Most scientists believe that for the past few billion years the Earth and the moon have been bombarded by meteorites without any breaks. According to new research, it has been even more frequent, by 2 to 3 times, in the past 300 million years.
For the past two to three billion years, most scientists believe that the rate at which the Earth and moon have been bombarded by meteorites did not change. The age of our planet can be better understood with the help of the craters on the moon if we understand their age too because the Earth is said to have received a similar number of such injuries.
The young craters on Earth, which were created 300-600 million years ago, are said to be hard to find because the movement of the Earth’s plates and the erosion helped hide or erase them over the years, which makes scientists’ job even harder. However, since then, a new method has been used by scientists to date the moon’s craters and to determine that the lower bombardment rate is at fault for the rarity of the craters formed 300-600 million years ago. In the past 300 million years the bombardment rate has increased by a factor of two to three.
In order for this idea to be properly tested, scientists compared the crater record of the Earth to the one of the moon’s in an article that was published in the journal Science. The reason that stays behind the scarcity of terrestrial craters that are 300-650 million years old is the lower bombardment rate during that period not, as other scientists think, the preservation bias.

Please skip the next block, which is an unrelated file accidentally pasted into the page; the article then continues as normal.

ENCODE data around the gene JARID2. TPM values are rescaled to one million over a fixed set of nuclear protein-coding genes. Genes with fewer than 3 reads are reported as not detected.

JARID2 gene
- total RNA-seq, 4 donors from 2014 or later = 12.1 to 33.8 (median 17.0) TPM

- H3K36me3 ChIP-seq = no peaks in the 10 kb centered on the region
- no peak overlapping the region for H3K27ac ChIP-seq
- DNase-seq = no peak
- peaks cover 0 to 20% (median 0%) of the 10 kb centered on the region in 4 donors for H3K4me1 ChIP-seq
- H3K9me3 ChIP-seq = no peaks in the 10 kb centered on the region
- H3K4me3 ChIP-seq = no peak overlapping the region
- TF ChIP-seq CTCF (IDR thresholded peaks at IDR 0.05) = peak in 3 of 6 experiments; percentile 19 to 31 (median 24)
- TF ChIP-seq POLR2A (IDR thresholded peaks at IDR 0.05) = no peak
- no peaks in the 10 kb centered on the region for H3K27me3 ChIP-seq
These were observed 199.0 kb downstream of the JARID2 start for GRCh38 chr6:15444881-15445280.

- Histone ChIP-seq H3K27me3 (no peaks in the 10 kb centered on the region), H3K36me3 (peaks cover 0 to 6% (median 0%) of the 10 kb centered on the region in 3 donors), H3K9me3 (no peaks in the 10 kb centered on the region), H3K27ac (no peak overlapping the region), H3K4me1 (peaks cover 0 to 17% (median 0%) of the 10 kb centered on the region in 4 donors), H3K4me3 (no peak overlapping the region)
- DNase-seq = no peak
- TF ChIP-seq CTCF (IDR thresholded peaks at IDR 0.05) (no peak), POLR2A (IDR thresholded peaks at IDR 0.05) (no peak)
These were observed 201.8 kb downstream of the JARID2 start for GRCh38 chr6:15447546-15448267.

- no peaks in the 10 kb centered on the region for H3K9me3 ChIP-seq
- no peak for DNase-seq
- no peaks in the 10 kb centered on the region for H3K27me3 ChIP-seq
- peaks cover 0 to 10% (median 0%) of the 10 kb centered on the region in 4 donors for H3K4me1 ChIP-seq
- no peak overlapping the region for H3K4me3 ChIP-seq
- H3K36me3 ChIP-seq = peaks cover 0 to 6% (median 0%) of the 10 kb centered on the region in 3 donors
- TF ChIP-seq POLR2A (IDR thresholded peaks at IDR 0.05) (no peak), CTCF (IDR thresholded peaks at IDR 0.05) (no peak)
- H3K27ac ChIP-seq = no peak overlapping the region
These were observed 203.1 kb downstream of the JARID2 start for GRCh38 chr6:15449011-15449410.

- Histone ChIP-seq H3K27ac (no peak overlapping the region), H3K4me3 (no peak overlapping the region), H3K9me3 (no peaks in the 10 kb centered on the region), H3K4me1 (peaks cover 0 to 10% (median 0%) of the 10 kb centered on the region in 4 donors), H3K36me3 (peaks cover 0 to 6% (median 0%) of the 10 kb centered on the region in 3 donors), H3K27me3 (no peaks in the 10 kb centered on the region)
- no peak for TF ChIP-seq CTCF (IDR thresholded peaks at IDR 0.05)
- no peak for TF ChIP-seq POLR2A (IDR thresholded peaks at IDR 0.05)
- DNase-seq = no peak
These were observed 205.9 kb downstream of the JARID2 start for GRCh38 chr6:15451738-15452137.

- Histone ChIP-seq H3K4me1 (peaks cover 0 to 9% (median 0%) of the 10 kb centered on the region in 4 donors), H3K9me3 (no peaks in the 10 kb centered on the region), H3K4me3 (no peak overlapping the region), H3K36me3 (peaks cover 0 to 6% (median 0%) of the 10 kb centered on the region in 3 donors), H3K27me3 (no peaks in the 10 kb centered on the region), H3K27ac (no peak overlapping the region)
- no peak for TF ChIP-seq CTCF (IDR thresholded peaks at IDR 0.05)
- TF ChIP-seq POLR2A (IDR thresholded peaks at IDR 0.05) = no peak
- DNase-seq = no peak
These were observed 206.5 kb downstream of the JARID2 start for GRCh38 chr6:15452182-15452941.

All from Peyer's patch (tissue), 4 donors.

The surface of the moon can be compared to a time capsule because scientists can use it to detangle the history of the Earth. Tens of thousands of craters on the moon can be found on the moon, so scientists need to have an age for every single one of them if they want to see whether the bombardment rate has changed.
Brad is a former Senior Fellow at the Schuster Institute for Investigative Journalism at Brandeis University, is an award-winning travel, culture, and parenting writer. His writing has appeared in many of the Canada’s most respected and credible publications, including the Toronto Star, CBC News and on the cover of Smithsonian Magazine. A meticulous researcher who’s not afraid to be controversial, he is nationally known as a journalist who opens people’s eyes to the realities behind accepted practices in the care of children. Brad is a contributing journalist to Advocator.ca